If you go out sledding with your kids, it’s good to know how to limit the risks. And sure, as an adult, you’ll benefit as well from the tips below:
- Wear a helmet (preferably a winter sports helmet)
- Use a sled that’s equipped with breaks and can be steered
- Wear warm clothes (winter jacket, snow pants, snow boots, hat and gloves)
- Don’t wear a scarf. Scarves can get stuck in the led
- Find a safe spot without hazards like trees, bumps, rocks or fences on the sledding path
- Sled with your kid if very young
- Sled with your feet downhill and face forward (never go downhill face-first; this may lead to serious injury)
How Fast Can You Go on a Sled?
It’s hard to say what speed to expect on your sled of choice (toboggan, tube or dog sled). Snow quality, weather, sled weight, the sledder’s weight and the slope’s gradient all affect the speed you’ll be going downhill.
- Toboggans can reach speeds of up to 96 kilometers per hour (60 mph). They are the fastest sleds you can use in Banff, as they have the least friction. However, a study found that a sled’s average speed driving downhill is 30 kilometers per hour (19 mph).
- Snow tubes can reach speeds of up to 80 kilometers per hour (50 mph). While lower than the maximum speed of a toboggan, it’s still seriously speedy and surely will give you a thrill.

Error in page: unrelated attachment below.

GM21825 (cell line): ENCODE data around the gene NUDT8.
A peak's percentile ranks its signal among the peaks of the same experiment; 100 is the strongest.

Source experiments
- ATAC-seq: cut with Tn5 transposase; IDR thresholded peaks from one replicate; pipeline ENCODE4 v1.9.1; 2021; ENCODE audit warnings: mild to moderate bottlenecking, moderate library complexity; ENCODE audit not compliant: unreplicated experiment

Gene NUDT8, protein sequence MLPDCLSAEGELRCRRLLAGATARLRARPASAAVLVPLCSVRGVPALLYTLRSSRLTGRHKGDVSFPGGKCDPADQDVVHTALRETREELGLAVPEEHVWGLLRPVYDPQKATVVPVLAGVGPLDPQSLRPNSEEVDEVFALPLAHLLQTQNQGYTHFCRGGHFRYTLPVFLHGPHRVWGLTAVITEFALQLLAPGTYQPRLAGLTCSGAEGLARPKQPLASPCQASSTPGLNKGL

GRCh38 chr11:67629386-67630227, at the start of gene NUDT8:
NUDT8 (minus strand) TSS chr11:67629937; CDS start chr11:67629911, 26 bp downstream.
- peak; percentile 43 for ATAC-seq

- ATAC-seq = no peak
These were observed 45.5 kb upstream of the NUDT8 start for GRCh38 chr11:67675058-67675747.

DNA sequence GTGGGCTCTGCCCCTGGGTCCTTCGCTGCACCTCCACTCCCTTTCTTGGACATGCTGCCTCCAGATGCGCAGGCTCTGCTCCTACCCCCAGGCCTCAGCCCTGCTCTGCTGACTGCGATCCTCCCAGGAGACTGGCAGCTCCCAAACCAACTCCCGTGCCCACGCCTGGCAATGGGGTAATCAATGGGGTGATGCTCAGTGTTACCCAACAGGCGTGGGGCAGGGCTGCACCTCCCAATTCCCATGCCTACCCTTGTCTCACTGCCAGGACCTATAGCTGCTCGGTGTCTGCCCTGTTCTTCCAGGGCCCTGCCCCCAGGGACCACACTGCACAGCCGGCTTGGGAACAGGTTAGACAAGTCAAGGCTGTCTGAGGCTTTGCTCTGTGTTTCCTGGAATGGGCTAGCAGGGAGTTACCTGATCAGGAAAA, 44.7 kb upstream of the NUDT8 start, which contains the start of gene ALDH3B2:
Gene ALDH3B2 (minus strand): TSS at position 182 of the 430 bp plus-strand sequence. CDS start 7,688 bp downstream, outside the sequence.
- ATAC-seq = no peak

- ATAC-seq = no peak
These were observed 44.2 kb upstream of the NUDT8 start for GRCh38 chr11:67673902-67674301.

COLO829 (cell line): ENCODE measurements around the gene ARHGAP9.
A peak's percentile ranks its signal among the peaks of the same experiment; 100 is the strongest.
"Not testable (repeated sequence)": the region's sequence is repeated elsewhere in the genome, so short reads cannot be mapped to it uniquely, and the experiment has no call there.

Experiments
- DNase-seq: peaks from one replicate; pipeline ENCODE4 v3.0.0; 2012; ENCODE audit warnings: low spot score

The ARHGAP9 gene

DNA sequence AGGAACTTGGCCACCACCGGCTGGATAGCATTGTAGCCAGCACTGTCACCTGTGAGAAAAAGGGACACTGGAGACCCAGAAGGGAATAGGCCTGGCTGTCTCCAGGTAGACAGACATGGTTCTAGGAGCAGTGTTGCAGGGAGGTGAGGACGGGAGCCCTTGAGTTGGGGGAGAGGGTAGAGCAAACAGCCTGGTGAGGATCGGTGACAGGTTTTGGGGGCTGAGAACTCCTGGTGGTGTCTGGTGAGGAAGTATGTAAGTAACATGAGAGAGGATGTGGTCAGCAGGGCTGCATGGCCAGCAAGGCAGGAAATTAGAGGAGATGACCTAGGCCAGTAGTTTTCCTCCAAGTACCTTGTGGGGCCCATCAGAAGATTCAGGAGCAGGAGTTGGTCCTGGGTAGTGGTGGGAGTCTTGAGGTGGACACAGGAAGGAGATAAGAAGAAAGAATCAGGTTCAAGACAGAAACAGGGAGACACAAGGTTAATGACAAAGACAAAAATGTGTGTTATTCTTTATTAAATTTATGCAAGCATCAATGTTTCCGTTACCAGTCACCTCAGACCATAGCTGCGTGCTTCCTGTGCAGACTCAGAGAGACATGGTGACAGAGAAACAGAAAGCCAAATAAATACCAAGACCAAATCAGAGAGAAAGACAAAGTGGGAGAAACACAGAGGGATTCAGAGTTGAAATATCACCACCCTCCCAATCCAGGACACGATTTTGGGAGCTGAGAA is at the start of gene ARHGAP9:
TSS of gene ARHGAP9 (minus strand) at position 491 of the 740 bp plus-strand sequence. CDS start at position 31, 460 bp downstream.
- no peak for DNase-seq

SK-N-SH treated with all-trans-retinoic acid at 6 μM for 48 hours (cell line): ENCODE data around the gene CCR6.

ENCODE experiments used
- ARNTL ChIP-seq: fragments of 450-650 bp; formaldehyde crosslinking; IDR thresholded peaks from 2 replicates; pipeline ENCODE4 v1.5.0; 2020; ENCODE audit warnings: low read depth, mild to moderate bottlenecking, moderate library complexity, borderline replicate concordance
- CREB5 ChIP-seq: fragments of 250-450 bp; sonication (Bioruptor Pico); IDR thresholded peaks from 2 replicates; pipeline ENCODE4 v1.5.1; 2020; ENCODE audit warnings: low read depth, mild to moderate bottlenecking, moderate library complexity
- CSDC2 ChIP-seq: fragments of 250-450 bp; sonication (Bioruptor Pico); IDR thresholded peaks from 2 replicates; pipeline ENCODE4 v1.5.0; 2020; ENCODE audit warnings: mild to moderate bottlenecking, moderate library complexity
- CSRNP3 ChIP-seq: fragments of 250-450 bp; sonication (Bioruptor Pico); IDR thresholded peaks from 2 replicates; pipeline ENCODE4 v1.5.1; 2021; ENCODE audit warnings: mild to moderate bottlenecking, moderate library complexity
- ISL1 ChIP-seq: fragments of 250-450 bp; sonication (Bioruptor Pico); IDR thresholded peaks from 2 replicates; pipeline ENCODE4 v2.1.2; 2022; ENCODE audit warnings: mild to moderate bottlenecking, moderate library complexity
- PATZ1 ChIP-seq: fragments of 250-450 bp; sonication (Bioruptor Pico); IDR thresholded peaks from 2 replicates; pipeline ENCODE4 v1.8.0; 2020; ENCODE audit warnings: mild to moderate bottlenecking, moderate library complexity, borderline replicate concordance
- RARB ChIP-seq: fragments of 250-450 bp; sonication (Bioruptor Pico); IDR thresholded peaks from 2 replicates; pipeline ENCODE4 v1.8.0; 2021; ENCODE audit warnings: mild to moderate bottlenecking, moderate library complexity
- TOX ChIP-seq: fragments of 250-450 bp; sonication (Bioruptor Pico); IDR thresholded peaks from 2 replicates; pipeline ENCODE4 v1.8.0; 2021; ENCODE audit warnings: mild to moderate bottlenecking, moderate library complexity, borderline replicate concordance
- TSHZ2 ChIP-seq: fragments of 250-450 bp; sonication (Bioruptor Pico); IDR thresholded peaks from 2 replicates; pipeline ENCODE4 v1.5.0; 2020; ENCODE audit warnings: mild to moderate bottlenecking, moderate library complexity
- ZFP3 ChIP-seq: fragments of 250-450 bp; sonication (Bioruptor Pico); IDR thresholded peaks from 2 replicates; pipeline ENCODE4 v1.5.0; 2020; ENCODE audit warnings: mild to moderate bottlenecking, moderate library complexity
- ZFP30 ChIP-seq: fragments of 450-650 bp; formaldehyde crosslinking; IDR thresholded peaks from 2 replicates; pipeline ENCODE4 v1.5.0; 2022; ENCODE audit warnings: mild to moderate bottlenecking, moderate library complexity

- Dog sleds travel at an average speed of 32 kilometers per hour (20 mph) over shorter distances. For longer distances, the speed drops to an average of 16 to 22 kilometers per hour (10 to 14 mph). The weather and trail conditions can play a role in slowing down the pack.
What to Take With You When Sledding?
While Banff’s four sledding types differ, they have one crucial thing in common: you’re in (severely) cold and often sunny weather. Therefore, the list of items below applies to all types of sledding in the park.
- Insulated winter coat (wind and waterproof)
- Warm (fleece) sweater
- Warm, moist-wicking socks
- Long underwear
- Pair of gaiters
- Insulated snow pants
- Snow boots
- Mittens or gloves
- Scarf (for sleigh rides, not on a toboggan, tube or dog sled)
Do You Need Insurance for Sledding?
Yes, as it involves speed and, therefore, risks. However, you usually don’t need to get separate insurance for sledding. Most insurance companies offering winter travel insurance include sledding in their terms and conditions.
Nevertheless, always check the terms and conditions before you go out on your sledding trip. Or call your insurance company.
There are dedicated insurance companies that insure worldwide winter sports activities. Companies like Sports Cover Direct allow you to take out a separate (sports) dog sledding insurance.
These types of insurance should provide you with (slightly) better conditions there the average winter sports policy. I’d advise you to always compare well before deciding what insurance to get.
Recommended reading: Go-to Guide for Winter Driving in Banff National Park.